GREEN BUILDING: Design Efficiency & Principles
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David K. Horvath, GMB, CAPS, CGP, LEED-AP
General Manager, Certified Builder
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Thoughtful design can make substantial improvements in a home’s efficiency and can be summarized into three categories of design:

Resources Design Principle.
This principle includes energy conservation, water conservation, and material conservation. Conservation of resources underlines all of the green building practices. Here are some of the basic principles of resource design conservation:

  • Smaller is better: Reduce the overall building footprint and optimize use of interior space through careful design so that the overall building size—and resource use in constructing and operating it—are kept to a minimum.
  • Simplify building geometry: Building forms that are more compact are more resource and energy efficient than those that are spread out.
  • Optimize material use: Lumber building materials come in 2-foot increments. It makes sense to design outside-to-outside dimensions on 2-foot increments to reduce lumber waste and to maximize the efficiency of the structural frame. Increasingly, we need to consider not only the cost of buying materials but also the cost of disposing of what’s left over— by reducing waste, we save both ways.
  • Design water conservation: Include the use of native landscaping, employ low-flow toilets and lavatory fixtures, rainwater collection and reuse, and the collection and recycling of water at the site.
  • Fireplaces should not be located on exterior walls: They should be totally contained within the conditioned space. A warm chimney drafts much better than a cold one. In addition, masonry chimneys that are located within the conditioned space have thermal mass that store the heat created by a fire and continue to warm the space even after the fire has gone out.
  • Design an energy-efficient building: Use high levels of insulation, high-performance windows, and tight construction.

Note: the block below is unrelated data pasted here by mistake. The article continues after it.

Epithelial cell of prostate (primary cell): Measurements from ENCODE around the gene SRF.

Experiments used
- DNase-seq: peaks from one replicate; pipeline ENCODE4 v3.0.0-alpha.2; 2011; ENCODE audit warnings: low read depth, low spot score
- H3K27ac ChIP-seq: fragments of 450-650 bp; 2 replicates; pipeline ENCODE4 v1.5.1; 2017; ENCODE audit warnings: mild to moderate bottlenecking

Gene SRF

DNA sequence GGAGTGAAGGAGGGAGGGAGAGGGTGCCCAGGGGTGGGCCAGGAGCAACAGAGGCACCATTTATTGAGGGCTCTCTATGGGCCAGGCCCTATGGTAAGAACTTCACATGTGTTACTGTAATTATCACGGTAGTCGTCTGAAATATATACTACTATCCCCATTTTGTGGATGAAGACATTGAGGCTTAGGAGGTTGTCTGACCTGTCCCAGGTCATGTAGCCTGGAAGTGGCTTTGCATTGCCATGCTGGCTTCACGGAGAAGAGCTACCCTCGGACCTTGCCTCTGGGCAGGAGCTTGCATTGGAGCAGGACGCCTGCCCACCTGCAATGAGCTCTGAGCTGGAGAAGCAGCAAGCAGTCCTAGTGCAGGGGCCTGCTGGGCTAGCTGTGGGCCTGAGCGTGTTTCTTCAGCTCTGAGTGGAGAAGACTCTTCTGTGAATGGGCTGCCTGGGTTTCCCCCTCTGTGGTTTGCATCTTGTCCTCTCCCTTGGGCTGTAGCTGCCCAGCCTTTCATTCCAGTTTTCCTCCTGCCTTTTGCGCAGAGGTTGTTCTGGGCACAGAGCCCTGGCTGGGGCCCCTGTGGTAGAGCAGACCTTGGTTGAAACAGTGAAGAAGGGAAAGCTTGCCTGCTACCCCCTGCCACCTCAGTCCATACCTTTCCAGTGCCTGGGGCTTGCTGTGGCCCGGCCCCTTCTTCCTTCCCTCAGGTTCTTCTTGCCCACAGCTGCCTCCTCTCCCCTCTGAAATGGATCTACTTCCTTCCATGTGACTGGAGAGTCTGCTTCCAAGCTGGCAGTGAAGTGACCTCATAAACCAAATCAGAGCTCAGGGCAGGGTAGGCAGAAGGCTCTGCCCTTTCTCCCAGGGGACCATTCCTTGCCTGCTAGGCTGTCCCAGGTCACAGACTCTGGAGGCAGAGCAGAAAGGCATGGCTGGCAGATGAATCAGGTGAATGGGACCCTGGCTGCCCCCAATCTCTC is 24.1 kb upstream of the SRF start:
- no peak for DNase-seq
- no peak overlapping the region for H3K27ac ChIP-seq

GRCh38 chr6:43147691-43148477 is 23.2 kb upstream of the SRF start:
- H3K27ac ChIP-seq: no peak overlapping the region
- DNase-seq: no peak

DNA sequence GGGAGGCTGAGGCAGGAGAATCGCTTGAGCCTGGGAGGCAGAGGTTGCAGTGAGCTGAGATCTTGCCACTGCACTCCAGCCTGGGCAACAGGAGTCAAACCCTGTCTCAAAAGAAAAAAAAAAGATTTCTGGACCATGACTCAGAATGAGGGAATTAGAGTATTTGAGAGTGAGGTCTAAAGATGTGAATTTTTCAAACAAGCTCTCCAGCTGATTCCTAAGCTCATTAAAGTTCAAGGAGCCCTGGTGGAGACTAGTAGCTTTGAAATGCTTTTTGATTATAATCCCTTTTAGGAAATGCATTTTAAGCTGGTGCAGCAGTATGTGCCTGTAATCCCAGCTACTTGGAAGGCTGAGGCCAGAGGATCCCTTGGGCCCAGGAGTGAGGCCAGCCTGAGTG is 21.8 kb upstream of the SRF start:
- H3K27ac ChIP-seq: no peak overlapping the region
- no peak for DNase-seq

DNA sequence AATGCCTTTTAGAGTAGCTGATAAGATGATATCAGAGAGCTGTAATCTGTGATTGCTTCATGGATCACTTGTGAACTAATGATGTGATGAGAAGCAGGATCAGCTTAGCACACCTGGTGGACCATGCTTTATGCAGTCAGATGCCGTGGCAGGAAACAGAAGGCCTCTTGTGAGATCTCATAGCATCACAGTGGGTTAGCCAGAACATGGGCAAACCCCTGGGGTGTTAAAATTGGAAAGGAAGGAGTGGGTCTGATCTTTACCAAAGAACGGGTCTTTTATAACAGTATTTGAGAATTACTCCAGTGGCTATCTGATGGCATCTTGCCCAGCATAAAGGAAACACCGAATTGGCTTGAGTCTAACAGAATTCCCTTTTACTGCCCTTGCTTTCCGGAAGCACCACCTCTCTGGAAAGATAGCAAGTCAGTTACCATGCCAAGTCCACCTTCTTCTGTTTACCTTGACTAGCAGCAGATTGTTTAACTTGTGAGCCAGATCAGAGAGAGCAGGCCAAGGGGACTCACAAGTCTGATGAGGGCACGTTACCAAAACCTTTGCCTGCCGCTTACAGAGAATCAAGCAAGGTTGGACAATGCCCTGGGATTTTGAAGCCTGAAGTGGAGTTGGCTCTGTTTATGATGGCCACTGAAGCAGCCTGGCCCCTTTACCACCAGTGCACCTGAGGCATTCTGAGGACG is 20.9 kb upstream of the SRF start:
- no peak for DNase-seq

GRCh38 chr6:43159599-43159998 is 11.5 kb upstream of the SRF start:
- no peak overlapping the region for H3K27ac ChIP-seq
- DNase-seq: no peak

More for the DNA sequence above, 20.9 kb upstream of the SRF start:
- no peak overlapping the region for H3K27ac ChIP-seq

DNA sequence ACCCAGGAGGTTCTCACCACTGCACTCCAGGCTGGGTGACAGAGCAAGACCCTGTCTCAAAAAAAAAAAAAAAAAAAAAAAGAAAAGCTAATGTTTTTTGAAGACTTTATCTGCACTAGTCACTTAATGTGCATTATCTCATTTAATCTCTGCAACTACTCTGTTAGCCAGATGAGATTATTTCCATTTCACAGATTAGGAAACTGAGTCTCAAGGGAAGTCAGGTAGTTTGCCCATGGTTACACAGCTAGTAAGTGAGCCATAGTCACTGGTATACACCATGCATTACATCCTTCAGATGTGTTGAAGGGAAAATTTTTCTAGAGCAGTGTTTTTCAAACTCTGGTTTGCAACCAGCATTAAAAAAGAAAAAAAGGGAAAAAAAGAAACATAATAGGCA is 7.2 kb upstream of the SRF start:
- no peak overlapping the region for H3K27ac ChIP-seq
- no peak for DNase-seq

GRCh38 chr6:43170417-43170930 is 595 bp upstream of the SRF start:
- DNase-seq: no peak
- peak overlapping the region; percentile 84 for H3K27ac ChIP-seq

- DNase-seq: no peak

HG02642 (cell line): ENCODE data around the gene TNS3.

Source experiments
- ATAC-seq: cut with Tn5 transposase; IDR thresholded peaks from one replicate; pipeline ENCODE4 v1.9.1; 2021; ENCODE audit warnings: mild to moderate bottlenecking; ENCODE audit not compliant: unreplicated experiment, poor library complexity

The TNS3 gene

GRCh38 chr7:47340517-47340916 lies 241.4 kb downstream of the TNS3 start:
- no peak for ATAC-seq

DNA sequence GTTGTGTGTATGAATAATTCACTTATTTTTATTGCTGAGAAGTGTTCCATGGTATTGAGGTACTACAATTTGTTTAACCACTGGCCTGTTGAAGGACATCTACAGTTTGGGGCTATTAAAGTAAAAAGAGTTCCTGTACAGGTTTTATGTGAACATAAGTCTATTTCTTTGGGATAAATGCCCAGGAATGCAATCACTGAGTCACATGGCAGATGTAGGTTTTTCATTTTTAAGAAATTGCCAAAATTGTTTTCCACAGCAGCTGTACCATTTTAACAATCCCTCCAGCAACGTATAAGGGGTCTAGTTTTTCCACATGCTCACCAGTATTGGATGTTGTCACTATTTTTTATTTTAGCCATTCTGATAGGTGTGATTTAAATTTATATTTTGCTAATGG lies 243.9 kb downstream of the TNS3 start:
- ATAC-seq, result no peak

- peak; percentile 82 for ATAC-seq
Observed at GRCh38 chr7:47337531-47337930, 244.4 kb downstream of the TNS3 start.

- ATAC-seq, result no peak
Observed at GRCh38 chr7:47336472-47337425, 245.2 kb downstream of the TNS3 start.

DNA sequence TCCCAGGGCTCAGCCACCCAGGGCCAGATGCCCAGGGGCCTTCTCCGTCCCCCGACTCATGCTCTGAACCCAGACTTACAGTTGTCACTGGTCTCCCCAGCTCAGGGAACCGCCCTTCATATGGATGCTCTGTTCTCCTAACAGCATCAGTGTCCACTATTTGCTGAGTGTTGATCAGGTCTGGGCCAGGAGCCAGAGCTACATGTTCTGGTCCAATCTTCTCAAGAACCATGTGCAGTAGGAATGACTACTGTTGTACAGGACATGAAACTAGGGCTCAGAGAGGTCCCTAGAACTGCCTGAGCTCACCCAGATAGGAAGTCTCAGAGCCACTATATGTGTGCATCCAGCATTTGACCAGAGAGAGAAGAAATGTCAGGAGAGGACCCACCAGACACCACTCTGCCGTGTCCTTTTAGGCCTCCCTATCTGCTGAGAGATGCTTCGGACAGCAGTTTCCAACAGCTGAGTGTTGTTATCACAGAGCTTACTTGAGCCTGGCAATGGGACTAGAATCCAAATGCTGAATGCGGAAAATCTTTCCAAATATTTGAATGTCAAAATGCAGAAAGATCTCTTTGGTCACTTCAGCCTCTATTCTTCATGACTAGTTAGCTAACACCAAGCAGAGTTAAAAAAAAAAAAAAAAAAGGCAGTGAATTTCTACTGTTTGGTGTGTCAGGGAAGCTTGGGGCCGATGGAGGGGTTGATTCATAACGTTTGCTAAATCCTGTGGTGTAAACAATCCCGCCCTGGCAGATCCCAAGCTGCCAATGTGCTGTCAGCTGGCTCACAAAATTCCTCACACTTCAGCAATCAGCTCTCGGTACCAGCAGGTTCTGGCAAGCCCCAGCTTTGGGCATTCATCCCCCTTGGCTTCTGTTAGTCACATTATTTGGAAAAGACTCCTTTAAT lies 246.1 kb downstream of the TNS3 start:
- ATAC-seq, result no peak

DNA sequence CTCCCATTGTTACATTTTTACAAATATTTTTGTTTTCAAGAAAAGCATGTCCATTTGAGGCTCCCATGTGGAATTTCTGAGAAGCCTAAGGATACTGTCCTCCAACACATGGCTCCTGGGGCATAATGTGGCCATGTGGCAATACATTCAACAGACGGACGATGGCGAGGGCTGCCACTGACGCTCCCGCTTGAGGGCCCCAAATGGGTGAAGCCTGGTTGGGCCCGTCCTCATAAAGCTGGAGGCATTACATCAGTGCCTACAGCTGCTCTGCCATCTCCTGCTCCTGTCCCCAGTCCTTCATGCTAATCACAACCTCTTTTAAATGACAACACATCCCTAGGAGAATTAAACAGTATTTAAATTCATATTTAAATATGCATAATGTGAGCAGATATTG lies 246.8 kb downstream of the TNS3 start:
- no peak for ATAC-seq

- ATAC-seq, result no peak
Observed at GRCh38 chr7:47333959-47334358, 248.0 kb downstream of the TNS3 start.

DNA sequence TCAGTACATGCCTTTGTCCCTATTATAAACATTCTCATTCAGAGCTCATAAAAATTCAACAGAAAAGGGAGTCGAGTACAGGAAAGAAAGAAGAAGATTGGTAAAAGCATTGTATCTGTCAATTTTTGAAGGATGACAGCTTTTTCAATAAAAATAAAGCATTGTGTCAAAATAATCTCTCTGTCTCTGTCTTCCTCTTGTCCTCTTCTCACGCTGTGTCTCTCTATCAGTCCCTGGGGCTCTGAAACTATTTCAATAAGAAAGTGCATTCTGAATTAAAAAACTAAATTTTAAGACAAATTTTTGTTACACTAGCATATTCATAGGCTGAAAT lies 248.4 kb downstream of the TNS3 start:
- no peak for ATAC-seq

• Design buildings to use renewable energy: Passive solar heating, daylighting, and natural cooling can be incorporated cost-effectively into most buildings. Also consider solar water heating and photovoltaics—or design buildings for future solar installations.
  • Design water-efficient, low-maintenance landscaping: Conventional lawns have a high impact because of water use, pesticide use, and pollution generated from mowing. Landscape with drought-resistant native plants and perennial groundcovers.
  • Look into the feasibility of graywater: Water from sinks, showers, or clothes washers (graywater) can be recycled for irrigation in some areas. If current codes prevent graywater recycling, consider designing the plumbing for easy future adaptation.
  • Properly size building systems to conserve energy.

Lifecycle Design.
An energy efficient home that endures saves resources and energy consumption for the life of the structure. We should consider: 

  • Design for durability: To spread the environmental impacts of building over as long a period as possible, the structure must be durable.
  • Design with a durable style:  Classical “timeless architecture” is more likely to realize a long life because people recognize enduring styles in contrast to fads.
  • Design for future reuse and adaptability: Make the structure adaptable to other uses, and choose materials and components that can be reused or recycled.
  • Design for easy maintenance and replacement of less durable components.
  • Assure quality installation that enhances service life and, hence, resource efficiency.

Designing for people.
Human comfort and convenience is an important element in sustainable design. The basic ideas are to provide thermal, visual, and acoustic comfort to building occupants; use non-toxic, low-emitting materials; create visual environments connected to the exterior; provide fresh, clean air and access to operable windows; and accommodate people with differing physical abilities. Other recommendations include:
  • Make it easy for occupants to recycle waste: Make provisions for storage and processing of recyclables—recycling bins near the kitchen, undersink compost receptacles, and the like.
  • Avoid potential health hazards—radon, mold, pesticides: Follow recommended practices to minimize radon entry into the building and provide for future mitigation if necessary. Provide detailing to avoid moisture problems, which could cause mold and mildew growth. Design insect-resistant detailing to minimize pesticide use.
  • Incorporate home offices into houses to permit “telecommuting.”
  • Maximize daylighting: In terms of floor plans, locating the most actively used spaces where they will benefit most from daylighting makes the most sense.
  • Use universal design principles: Homes with less physical barriers can be used by most people and, as a result, lasts for generations, thereby reducing the need for resource-intense modifications.
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